I was surprised at how little attention there was in the news from Sydney media. The lesson here though was more about bad timing than uninteresting research. A couple of weeks after the initial media release, I forwarded around a few emails and sent out a couple of tweets and next thing you know, we made the front page of the local newspaper, the Parramatta Advertiser (see above). It was some great local coverage, not only about the virus discovery but it also provided an opportunity to raise awareness of mosquitoes and mosquito-borne disease on the eve of summer!

Lesson learned: A good reminder that if your research isn’t picked up immediately, give it another shot a few weeks later. Timing may make all the difference but perseverance does too!


To stop sickness, swat or spray

Just in time for Christmas lunch and summer holiday picnics, I published an article on flies and food safety at The Conversation. I really expected this article to slip under the radar of most people. Coming out on Christmas eve doesn’t seem likely many would be clicking about on the internet but within a few days over 600,000 people had clicked on the piece!

Many of those clicks were thanks to the article being shared by IFLS but there was also plenty of interest from local media and I was busy with interview requests from ABC Local Radio across the country. Who doesn’t love hearing about how flies poop and vomit on your food? I was even interviewed by Grey Nomad Magazine!

Lesson learned: Applying a little science to seasonal urban myths and common uncertainties can prove popular and may be a good opportunity to promote a little science!


Rain, rain everywhere with mozzies soon to come

With all the talk of El Nino and predictions of a hot and dry summer for the east coast of Australia, the summer was actually reasonably mild and extremely wet. Sydney was particularly battered by a series of storms and intense rainfall early in 2016.

More water generally means more mosquitoes. In response to the rain, many media outlets were interested in chatting about the prospects of a bumper mosquito problem. As well as talking about the prospects of an increase in mosquito-borne disease risk, it was a great opportunity to talk about personal protection measures.

There were some radio, print and tv spots that provided opportunities to talk about how to choose and use the right repellents.


In 2015 I published a paper in the Medical Journal of Australia explaining that health authorities need to provide more guidance on how the community can get mosquito repellents working more effectively.

Typical health warnings and media release from health authorities (usually limited to grabs on news bulletins) but when there is an opportunity to do longer form radio interviews, there is a chance to put an emphasis on aspect of public health messages. The hook to get these longer spots is giving more than just warnings, by mixing up some interesting things about mosquitoes, you can catch a little extra attention and sneak in the public health messages between the fun and fascinating facts about mosquitoes!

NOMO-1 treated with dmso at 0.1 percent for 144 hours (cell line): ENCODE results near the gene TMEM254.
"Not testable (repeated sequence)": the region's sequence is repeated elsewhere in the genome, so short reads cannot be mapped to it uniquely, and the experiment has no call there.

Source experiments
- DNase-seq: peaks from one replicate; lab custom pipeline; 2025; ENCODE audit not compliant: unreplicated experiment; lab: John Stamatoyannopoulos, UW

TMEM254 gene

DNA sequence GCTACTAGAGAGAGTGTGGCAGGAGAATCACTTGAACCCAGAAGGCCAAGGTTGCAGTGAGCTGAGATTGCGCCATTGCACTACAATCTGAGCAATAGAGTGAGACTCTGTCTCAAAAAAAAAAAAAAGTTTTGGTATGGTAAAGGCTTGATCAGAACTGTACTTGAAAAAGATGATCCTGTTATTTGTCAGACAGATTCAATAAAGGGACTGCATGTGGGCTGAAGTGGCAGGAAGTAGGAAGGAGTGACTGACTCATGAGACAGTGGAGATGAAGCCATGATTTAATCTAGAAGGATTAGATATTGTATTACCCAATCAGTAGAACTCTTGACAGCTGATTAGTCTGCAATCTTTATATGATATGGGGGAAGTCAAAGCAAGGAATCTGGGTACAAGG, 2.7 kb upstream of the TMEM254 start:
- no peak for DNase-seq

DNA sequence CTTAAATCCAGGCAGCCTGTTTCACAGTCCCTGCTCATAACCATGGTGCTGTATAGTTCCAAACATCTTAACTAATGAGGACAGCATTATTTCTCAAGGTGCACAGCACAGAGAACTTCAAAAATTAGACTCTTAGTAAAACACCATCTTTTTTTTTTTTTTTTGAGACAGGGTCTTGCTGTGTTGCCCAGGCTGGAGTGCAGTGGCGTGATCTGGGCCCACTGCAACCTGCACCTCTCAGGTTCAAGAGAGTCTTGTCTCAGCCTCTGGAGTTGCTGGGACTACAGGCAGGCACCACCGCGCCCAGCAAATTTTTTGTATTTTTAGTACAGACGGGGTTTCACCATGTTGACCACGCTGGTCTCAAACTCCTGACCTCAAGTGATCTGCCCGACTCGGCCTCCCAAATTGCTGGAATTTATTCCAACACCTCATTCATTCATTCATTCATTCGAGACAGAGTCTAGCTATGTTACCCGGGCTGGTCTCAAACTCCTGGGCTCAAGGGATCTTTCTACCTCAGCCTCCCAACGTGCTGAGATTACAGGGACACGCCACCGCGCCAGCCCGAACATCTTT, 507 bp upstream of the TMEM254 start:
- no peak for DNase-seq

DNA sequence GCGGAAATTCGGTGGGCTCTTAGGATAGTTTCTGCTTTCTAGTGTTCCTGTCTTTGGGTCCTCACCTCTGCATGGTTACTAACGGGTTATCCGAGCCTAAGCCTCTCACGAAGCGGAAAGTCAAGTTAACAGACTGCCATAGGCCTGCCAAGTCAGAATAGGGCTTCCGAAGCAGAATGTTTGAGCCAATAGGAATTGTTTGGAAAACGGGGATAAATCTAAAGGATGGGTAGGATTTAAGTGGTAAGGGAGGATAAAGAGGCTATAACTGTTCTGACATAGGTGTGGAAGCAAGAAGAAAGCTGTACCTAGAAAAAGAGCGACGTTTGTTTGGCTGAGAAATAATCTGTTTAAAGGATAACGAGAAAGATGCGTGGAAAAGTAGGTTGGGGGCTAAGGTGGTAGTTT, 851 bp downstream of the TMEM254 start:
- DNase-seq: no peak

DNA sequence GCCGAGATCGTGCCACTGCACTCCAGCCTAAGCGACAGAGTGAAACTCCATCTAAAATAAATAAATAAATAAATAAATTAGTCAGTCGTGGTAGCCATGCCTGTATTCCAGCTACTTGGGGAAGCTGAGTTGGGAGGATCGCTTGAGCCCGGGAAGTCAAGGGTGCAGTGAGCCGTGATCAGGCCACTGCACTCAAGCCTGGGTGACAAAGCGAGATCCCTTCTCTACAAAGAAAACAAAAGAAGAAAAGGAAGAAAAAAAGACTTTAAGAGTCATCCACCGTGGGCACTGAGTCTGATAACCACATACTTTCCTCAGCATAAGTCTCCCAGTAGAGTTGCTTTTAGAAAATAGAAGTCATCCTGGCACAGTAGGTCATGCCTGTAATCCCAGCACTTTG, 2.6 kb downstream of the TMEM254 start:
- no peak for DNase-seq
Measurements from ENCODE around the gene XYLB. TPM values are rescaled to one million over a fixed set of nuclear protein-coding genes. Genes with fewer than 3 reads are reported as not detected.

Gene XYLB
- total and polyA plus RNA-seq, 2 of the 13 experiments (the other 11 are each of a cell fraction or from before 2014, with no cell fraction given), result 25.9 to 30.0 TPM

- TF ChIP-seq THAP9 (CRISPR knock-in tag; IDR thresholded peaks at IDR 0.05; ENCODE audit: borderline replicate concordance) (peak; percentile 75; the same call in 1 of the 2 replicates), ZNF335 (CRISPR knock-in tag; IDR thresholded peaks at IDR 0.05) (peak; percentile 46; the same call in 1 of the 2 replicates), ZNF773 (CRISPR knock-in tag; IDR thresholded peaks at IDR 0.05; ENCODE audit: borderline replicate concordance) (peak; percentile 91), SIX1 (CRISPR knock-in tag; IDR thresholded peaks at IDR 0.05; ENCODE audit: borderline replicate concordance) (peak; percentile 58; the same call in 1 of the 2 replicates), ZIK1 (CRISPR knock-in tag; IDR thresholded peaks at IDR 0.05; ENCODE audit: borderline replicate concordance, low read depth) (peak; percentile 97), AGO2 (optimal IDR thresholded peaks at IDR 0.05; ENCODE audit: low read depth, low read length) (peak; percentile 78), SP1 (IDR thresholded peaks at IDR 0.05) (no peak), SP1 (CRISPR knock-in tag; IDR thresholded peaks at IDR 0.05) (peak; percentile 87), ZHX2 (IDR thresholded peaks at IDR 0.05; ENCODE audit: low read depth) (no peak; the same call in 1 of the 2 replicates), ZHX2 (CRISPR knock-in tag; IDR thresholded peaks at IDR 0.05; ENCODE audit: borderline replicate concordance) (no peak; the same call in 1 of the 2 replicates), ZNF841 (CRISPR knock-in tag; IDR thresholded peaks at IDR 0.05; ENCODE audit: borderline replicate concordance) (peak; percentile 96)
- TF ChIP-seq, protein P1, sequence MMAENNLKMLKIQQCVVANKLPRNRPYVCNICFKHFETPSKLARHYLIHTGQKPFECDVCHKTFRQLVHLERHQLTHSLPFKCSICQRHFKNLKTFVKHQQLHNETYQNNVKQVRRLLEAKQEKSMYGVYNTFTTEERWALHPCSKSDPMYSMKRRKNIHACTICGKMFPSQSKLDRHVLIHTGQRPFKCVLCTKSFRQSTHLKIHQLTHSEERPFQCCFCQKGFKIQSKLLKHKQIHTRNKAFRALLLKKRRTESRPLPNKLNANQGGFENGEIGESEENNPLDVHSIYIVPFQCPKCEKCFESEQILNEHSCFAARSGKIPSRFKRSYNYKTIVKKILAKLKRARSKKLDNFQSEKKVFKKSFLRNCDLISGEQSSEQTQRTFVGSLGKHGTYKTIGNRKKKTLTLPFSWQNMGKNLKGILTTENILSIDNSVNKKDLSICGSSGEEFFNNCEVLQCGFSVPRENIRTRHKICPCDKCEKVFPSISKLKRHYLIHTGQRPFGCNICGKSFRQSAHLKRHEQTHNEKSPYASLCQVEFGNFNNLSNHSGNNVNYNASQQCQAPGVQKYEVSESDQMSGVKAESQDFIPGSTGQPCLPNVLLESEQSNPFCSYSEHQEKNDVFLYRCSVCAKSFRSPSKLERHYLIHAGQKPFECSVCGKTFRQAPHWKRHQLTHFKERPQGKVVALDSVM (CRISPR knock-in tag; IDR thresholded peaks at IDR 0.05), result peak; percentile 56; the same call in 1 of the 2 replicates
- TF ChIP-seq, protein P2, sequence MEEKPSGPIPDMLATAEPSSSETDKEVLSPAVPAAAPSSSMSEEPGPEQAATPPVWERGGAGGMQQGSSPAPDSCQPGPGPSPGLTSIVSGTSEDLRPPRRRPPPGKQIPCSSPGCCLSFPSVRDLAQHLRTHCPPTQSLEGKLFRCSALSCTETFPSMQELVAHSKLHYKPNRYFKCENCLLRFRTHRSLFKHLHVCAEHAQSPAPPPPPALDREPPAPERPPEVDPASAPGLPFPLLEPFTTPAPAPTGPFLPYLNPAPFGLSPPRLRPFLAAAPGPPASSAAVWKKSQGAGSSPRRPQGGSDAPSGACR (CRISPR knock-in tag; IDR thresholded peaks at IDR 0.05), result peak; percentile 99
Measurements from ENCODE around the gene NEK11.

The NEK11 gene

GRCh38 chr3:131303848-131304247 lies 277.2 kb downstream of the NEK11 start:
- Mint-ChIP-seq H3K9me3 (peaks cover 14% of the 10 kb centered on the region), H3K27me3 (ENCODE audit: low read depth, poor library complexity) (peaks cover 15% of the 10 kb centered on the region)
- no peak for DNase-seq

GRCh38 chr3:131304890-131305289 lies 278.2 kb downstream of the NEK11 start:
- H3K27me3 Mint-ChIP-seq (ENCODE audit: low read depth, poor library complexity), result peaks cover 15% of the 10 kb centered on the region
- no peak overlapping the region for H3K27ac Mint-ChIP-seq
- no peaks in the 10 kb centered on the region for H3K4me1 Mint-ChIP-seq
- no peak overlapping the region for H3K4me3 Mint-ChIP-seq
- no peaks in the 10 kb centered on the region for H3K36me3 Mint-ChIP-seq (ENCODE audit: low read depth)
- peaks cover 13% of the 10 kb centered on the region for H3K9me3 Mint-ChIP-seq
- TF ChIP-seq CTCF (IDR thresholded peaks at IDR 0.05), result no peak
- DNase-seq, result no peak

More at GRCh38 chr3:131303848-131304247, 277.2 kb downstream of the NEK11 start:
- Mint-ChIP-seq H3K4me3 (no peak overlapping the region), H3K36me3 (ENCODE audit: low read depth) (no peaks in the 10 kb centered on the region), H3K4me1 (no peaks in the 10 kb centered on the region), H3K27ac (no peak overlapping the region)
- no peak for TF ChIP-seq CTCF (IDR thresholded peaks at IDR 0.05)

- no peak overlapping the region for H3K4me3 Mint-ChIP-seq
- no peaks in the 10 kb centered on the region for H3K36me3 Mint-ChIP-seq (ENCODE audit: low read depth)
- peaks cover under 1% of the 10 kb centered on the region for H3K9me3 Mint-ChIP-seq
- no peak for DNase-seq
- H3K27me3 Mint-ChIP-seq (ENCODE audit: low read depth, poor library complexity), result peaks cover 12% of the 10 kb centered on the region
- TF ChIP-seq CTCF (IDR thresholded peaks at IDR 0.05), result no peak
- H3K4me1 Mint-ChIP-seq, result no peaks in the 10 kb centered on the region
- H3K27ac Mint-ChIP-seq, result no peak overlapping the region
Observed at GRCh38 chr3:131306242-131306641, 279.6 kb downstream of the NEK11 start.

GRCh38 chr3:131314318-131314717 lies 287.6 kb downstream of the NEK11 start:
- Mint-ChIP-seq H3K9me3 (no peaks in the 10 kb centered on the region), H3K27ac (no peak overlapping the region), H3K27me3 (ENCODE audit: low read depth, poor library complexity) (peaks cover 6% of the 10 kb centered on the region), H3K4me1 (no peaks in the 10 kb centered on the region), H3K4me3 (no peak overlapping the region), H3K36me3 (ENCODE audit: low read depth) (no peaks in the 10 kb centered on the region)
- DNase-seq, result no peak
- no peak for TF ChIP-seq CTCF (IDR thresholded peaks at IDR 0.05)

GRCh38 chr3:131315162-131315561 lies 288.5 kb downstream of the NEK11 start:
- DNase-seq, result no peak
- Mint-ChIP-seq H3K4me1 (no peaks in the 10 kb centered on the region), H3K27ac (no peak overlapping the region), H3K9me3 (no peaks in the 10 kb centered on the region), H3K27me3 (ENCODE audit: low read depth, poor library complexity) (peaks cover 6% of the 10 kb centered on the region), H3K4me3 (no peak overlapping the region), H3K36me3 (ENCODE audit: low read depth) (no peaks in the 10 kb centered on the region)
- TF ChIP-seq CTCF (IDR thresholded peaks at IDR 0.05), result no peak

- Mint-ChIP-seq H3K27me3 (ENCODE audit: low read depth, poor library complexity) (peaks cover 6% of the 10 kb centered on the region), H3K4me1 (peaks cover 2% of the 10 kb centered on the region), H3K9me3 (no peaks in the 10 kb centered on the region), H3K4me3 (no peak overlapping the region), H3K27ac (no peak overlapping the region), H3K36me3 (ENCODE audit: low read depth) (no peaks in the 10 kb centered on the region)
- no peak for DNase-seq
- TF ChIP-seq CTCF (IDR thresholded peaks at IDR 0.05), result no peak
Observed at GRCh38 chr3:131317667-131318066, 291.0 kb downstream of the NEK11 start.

One news outlet was really insistent in grabbing a hold of me for some comments ahead of the evening bulletin. They even sent a crew to meet me in the city while I was taking the kids along to the Sydney Festival!

Lesson learned: When doing tv for the evening news, it is ok to wear a t-shirt, shorts and runners just so long as you have a rain jacket handy to make you like like you could have just stepped straight out of the wetlands!


From African forests to South American cities

While many of us were keeping our eyes on the developing outbreak of mosquito-borne Zika virus in South America towards the end of 2015, it wasn’t until February 2016 that the situation really grabbed the attention of the world’s media.

In late January, I published a piece at The Conversation titled “Does Zika virus pose a threat to Australia?” It prompted a little interest but it was the media conference coordinated by University of Sydney Media and Communications together with Australian Science Media Centre (AusSMC) that coincided with the announcement of the World Health Organization that the Zika virus outbreak was a Public Health Emergency of International Concern.

Together with colleagues from the University of Sydney’s Marie Bashir Institute of Infectious Disease and Biosecurity, I spoke at a media conference broadcast nationally on ABC News 24. There was a huge amount of media stories stemming from this media conference with over 500 individual articles identified across radio, tv, print and online. During the days and weeks following, I felt like I was spending more time at the ABC studios in Ultimo than I was in our lab! There were days when I spent hours on the phone doing radio interviews.

There were a couple of great longer form interviews that I really appreciated the opportunity to contribute to such as ABC Radio National’s Health Report and Rear Vision. There were also a couple of podcasts too, check out Science on Top and Flash Forward.